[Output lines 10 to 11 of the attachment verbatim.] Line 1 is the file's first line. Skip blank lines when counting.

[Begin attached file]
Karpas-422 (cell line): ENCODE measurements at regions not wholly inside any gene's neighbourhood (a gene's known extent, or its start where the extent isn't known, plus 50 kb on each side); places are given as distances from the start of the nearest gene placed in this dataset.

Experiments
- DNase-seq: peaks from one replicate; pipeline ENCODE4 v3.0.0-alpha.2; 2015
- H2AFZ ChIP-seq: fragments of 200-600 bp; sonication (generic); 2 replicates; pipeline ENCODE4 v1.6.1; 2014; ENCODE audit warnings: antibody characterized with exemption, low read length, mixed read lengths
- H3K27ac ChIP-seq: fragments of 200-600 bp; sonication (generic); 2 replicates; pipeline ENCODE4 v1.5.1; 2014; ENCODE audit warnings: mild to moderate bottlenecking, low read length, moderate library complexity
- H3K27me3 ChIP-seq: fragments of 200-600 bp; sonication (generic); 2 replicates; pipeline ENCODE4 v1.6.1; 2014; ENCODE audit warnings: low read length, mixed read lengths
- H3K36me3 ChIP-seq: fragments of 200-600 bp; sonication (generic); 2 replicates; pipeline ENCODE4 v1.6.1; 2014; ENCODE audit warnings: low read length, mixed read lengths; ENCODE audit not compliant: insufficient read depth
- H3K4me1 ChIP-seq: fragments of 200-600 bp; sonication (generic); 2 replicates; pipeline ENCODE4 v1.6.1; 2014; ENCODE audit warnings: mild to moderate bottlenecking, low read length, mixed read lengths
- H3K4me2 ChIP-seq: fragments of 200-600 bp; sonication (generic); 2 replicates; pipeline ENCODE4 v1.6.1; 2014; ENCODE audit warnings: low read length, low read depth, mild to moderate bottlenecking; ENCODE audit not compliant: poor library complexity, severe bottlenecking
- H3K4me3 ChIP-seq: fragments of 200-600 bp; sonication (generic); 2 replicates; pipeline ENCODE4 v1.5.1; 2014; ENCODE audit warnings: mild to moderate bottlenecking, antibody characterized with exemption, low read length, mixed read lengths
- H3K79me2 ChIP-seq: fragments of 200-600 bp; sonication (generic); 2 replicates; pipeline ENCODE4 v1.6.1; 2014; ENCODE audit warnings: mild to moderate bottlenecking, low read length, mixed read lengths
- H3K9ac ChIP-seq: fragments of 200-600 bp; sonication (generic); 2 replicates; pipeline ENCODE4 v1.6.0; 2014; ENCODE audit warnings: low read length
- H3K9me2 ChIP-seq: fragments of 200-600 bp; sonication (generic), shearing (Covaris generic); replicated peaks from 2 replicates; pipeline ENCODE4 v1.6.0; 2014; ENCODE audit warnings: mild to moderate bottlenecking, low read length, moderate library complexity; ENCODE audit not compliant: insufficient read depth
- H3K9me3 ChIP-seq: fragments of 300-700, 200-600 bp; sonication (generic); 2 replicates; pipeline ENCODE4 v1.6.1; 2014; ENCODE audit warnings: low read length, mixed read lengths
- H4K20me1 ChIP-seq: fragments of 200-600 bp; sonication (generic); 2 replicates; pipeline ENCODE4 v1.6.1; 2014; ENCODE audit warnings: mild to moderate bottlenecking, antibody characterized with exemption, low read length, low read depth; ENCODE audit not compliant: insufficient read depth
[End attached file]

- H3K4me3 ChIP-seq: fragments of 200-600 bp; sonication (generic); 2 replicates; pipeline ENCODE4 v1.5.1; 2014; ENCODE audit warnings: mild to moderate bottlenecking, antibody characterized with exemption, low read length, mixed read lengths
- H3K79me2 ChIP-seq: fragments of 200-600 bp; sonication (generic); 2 replicates; pipeline ENCODE4 v1.6.1; 2014; ENCODE audit warnings: mild to moderate bottlenecking, low read length, mixed read lengths